These challenges led us to explore other ways to match vessels using AIS and satellite radar detections. One method we implemented was using historical AIS data to figure out how vessels move—by doing this we could assign a probability that a given vessel in AIS matched to a given vessel detected by satellite radar.
The next technical challenge was even more difficult to overcome. How could we determine the number of vessels operating when they were undetectable to both AIS and satellite radar? While we’ll never know for certain, we can make estimates by doing some detective work and using probabilities. To start, satellite radar data estimates the lengths of vessels. And we can also determine how likely a vessel is to be detected by SAR from the AIS data. We found that vessels around 20 meters in length were only seen about 20 percent of the time with the type of radar we used, while vessels 50 meters long were seen almost all of the time. So, if we saw 20 dark vessels in the radar data that were estimated to be about 20 meters long, most likely there were many more—perhaps 100—that had gone undetected. By developing such statistical methods, we were able to estimate the likely number of longline vessels present in each region.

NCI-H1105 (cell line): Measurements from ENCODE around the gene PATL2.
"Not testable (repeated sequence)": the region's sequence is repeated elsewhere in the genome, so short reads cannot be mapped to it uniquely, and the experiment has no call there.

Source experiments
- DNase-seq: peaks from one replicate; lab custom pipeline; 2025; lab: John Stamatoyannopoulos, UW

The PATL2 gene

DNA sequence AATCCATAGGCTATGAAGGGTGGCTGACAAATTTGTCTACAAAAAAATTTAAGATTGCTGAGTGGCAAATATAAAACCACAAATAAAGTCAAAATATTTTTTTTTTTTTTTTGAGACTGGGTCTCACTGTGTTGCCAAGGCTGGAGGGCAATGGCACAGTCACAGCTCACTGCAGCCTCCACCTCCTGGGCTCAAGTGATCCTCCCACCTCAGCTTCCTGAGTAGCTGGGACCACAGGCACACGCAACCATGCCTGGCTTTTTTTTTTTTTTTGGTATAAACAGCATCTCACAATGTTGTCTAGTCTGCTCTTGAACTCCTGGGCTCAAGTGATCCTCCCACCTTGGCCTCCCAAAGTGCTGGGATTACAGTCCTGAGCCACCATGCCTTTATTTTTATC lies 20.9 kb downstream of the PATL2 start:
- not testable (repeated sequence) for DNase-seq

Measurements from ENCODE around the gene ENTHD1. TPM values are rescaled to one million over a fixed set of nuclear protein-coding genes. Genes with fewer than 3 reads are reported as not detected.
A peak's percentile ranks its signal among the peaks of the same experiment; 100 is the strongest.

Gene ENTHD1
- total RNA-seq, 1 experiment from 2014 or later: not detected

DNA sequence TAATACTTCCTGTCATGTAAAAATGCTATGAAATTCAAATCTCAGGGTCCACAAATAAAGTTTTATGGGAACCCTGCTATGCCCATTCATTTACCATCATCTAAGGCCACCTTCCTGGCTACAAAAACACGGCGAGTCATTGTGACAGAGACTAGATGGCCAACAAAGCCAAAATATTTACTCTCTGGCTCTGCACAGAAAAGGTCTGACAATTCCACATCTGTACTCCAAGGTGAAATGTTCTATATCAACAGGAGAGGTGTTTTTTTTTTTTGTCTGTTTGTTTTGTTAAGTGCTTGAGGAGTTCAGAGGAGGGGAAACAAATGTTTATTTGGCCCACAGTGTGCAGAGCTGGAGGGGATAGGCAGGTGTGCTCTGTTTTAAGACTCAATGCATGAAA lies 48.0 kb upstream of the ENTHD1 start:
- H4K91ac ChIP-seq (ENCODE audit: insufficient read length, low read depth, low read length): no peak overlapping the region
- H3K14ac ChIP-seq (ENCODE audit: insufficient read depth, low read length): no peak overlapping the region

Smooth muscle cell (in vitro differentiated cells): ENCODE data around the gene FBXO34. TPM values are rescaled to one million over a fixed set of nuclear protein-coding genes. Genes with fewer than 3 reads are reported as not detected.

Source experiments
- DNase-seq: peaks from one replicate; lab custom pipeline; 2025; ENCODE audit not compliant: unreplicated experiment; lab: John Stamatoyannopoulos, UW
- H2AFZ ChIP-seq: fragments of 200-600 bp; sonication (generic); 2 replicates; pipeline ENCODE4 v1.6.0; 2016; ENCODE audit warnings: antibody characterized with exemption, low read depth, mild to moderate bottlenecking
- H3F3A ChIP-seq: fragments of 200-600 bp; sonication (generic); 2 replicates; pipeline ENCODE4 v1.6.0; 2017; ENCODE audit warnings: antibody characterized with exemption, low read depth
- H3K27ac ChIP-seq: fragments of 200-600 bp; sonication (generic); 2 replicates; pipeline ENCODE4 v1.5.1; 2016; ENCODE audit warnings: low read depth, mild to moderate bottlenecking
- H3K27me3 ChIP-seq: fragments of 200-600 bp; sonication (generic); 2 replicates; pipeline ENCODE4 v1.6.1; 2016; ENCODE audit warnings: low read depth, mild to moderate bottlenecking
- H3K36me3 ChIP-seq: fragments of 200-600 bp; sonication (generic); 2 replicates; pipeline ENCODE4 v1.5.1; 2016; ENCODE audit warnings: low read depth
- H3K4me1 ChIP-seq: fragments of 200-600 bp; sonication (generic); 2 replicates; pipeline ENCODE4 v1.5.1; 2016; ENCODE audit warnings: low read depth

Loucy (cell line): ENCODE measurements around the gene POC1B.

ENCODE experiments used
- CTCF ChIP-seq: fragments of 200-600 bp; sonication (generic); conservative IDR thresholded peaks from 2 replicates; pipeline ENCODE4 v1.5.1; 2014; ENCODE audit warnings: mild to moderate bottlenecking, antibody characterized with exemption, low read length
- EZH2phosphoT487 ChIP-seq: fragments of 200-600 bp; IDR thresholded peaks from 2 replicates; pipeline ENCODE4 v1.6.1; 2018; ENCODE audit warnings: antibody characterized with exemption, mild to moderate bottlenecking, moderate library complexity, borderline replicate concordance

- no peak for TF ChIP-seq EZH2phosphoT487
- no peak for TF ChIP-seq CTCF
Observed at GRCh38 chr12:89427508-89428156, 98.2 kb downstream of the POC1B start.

We were also able to show how these methods could be applied globally–our ultimate goal. If the dark longline fleet follows similar patterns of the fleet broadcasting AIS, which our paper suggests, then we should be able to capture most of the dark activity by imaging the places where vessels with AIS are operating. To visualize the major areas of longline fishing with satellite radar, we will need only a few thousand satellite images per year. By comparison, if we were to try to image the entire ocean every week with this imagery, we would need hundreds of thousands of images.
Satellite radar has allowed us to see, and demonstrate, what is happening across the longline fleet for the first time. It has enabled us to develop new methods that can be scaled globally to monitor fishing activity across the world’s ocean, providing another tool to increase transparency of human activity at sea.
David Kroodsma is the director of research and innovation at Global Fishing Watch.